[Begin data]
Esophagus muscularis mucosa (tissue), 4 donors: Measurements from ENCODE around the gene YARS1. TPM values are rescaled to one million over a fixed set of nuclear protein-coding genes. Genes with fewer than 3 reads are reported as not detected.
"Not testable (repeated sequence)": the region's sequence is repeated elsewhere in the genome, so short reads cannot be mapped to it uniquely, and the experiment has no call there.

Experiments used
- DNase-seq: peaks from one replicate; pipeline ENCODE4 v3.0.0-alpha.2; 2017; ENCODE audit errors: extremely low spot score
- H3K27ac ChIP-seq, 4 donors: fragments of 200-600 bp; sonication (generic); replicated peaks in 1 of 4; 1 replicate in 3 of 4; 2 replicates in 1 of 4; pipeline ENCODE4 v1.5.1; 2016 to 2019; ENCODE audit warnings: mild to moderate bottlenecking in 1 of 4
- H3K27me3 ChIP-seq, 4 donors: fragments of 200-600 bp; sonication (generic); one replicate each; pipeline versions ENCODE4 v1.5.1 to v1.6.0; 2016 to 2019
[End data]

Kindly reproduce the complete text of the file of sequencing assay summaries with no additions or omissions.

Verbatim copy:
Esophagus muscularis mucosa (tissue), 4 donors: Measurements from ENCODE around the gene YARS1. TPM values are rescaled to one million over a fixed set of nuclear protein-coding genes. Genes with fewer than 3 reads are reported as not detected.
"Not testable (repeated sequence)": the region's sequence is repeated elsewhere in the genome, so short reads cannot be mapped to it uniquely, and the experiment has no call there.

Experiments used
- DNase-seq: peaks from one replicate; pipeline ENCODE4 v3.0.0-alpha.2; 2017; ENCODE audit errors: extremely low spot score
- H3K27ac ChIP-seq, 4 donors: fragments of 200-600 bp; sonication (generic); replicated peaks in 1 of 4; 1 replicate in 3 of 4; 2 replicates in 1 of 4; pipeline ENCODE4 v1.5.1; 2016 to 2019; ENCODE audit warnings: mild to moderate bottlenecking in 1 of 4
- H3K27me3 ChIP-seq, 4 donors: fragments of 200-600 bp; sonication (generic); one replicate each; pipeline versions ENCODE4 v1.5.1 to v1.6.0; 2016 to 2019